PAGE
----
This 1870s Victorian terrace home has been the epitome of creative spatial planning. Occupying a compact 100m2 section, practicality was at the forefront of the design planning for this two-story cottage. The natural terrace layout of long hallway with three small bedrooms spilling off one side makes for a purposeful and direct flow.
Light filled spaces expanded the footprint through steel doors that occupy the entire south wall, oversized original windows and sky lights used on the upper story which created the most magical master ensuite.
The continuity of marble throughout the home used on built in desks, shelves, kitchen benches and floor features are a particular highlight for the homeowner.
This home is the perfect mix of old and new, cosy and spacious and with the pops of colour and layers of texture, it creates interest around every corner.
Method behind the masterpiece
Preserving the heritage of the Victorian terrace house was a fundamental part of the design process. The homeowner is fond of the light, bright and natural colour palette, which was important to layer textures to provide depth in each space.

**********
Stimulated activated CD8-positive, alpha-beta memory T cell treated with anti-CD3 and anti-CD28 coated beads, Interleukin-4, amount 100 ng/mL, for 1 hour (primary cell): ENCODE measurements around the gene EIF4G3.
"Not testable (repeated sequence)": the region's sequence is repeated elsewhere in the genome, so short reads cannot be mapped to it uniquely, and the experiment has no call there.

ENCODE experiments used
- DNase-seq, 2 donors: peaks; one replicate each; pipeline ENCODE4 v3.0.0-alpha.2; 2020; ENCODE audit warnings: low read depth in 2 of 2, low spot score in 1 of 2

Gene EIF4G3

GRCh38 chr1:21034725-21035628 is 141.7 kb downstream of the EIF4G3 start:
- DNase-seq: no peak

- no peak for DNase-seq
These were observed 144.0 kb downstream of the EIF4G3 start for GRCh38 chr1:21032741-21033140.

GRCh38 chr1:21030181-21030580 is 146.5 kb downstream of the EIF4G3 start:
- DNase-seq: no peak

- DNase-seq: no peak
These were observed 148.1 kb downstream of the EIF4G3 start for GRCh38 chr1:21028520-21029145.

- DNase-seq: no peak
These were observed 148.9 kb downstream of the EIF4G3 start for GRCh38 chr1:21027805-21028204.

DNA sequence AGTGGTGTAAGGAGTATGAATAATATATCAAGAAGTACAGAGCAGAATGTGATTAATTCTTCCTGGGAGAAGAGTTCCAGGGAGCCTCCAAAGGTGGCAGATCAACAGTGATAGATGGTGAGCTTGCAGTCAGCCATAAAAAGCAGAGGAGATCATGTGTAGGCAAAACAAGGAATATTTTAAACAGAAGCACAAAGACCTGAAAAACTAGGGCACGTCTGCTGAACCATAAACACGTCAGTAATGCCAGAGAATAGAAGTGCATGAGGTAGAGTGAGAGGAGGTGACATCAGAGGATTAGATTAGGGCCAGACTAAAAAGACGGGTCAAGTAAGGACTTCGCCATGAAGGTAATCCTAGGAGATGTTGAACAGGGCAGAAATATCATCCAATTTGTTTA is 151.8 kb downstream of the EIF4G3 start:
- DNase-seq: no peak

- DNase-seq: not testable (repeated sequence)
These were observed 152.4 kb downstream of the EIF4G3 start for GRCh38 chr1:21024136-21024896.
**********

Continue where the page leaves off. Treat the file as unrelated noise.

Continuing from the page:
Due to the preservation of the solid brick details and utilising this as a unique feature and nod to the origin of the home, the solid brass handles complemented this. The knurling embellishment again tied into the heritage of the home, but with a modern take on it.
The Matt Black finish worked well to blend seamlessly into the exterior doors, with the original front entrance door, and the black steel rear door out to the patio. It then juxtaposed against the crisp white doors used through the internal rooms. The knurling details has been carried through the tapware used in the bathrooms and kitchen, albeit mixing the metals with having the tapware in brass.
The homeowner’s favourite piece is the statement art in the living room by Melbourne-based abstract expressionist Kerry Armstrong. The expressive textures and modern aesthetic tie in perfectly with the revitilisation of this Victorian terrace home.